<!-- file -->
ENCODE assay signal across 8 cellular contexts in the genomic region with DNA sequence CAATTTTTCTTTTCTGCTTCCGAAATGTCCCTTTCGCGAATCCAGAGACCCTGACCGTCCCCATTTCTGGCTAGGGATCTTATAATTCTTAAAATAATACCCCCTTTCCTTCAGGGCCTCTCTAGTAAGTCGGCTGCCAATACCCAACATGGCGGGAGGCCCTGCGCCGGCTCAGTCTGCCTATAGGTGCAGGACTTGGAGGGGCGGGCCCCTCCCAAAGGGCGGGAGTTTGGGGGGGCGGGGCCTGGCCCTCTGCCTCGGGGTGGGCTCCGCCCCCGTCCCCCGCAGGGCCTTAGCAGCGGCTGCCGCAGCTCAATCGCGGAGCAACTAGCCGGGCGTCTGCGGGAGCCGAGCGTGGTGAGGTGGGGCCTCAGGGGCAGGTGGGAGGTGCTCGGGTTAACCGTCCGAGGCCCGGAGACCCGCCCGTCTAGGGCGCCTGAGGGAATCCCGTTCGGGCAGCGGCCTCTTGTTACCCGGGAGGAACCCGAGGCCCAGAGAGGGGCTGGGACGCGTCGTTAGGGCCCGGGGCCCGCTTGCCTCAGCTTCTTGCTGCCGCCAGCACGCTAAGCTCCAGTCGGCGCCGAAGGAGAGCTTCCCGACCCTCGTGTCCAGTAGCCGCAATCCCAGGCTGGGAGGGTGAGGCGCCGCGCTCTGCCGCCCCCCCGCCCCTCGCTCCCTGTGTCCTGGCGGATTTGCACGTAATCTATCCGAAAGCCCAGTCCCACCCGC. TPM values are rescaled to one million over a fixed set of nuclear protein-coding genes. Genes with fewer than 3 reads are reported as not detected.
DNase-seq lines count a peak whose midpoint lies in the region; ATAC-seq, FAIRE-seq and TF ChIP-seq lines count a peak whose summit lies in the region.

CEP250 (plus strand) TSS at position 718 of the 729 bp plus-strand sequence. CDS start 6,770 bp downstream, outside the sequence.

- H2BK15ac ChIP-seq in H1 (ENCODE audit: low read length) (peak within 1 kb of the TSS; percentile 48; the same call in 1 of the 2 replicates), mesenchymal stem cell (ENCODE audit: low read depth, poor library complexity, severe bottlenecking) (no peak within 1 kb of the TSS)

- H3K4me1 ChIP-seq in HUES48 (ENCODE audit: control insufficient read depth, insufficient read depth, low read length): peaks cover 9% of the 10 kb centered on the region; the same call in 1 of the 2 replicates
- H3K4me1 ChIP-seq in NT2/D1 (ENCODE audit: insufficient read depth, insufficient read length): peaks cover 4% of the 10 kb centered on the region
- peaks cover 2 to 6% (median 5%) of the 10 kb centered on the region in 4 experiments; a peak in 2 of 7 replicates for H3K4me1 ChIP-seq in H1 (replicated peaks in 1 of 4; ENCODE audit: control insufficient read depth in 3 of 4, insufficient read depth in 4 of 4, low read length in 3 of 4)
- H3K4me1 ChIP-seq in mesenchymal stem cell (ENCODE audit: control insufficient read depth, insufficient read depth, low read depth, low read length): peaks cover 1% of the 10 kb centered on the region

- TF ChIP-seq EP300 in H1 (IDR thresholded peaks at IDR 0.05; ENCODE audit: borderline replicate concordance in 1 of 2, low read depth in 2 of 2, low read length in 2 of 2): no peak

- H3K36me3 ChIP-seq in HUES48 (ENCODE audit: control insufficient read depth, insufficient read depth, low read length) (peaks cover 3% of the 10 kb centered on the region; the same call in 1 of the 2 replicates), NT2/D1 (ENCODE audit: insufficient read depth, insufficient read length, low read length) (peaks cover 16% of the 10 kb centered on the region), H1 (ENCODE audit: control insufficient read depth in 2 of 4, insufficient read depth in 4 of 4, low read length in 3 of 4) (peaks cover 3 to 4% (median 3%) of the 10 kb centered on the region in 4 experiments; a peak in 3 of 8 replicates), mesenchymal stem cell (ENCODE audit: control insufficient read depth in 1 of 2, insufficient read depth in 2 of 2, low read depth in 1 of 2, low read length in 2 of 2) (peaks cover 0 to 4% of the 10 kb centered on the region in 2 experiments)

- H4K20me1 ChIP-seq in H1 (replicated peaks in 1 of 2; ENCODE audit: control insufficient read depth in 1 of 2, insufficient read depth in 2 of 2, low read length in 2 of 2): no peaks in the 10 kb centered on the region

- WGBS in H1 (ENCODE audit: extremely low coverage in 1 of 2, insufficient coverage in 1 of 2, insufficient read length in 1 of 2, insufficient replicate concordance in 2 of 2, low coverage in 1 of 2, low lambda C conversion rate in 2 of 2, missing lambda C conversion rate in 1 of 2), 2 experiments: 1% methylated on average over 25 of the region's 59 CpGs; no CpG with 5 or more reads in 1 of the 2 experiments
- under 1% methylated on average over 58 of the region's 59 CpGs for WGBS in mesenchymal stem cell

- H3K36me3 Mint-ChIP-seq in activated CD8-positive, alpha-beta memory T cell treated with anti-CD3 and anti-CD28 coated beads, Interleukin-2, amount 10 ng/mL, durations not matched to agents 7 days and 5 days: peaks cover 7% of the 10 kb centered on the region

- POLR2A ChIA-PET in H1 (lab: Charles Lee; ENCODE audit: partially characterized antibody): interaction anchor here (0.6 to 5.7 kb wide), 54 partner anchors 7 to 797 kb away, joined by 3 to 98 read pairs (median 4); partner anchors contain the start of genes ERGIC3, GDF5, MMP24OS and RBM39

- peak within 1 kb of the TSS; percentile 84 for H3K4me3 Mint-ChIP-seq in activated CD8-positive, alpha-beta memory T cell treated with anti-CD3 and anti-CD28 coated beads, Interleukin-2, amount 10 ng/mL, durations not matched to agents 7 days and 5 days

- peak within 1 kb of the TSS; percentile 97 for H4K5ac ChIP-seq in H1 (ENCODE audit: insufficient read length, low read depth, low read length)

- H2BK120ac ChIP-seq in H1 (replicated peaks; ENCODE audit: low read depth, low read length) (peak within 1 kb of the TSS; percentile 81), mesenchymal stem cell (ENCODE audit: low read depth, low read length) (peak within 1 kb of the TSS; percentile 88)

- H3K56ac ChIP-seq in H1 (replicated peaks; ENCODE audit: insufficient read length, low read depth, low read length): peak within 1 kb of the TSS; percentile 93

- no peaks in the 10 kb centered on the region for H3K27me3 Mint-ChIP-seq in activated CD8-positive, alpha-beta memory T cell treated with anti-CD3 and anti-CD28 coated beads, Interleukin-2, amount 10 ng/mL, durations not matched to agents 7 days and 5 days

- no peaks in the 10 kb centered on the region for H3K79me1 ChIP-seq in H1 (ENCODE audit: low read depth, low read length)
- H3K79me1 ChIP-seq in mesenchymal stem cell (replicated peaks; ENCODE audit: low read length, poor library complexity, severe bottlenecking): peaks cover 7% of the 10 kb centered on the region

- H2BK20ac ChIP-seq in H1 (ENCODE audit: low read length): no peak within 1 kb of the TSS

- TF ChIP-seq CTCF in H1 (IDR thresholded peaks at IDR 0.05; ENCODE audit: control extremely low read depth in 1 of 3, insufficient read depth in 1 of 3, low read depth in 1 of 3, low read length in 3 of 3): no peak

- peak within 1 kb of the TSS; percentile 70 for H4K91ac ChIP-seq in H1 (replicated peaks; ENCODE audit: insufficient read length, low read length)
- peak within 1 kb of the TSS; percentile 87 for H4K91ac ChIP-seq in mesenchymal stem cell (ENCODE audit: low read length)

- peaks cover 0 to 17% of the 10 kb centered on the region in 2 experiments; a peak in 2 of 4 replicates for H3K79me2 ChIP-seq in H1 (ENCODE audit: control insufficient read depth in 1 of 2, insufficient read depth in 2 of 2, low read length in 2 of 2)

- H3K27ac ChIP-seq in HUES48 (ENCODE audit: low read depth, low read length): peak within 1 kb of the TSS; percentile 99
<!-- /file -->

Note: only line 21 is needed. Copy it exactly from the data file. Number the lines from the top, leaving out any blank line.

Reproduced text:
- no peaks in the 10 kb centered on the region for H3K79me1 ChIP-seq in H1 (ENCODE audit: low read depth, low read length)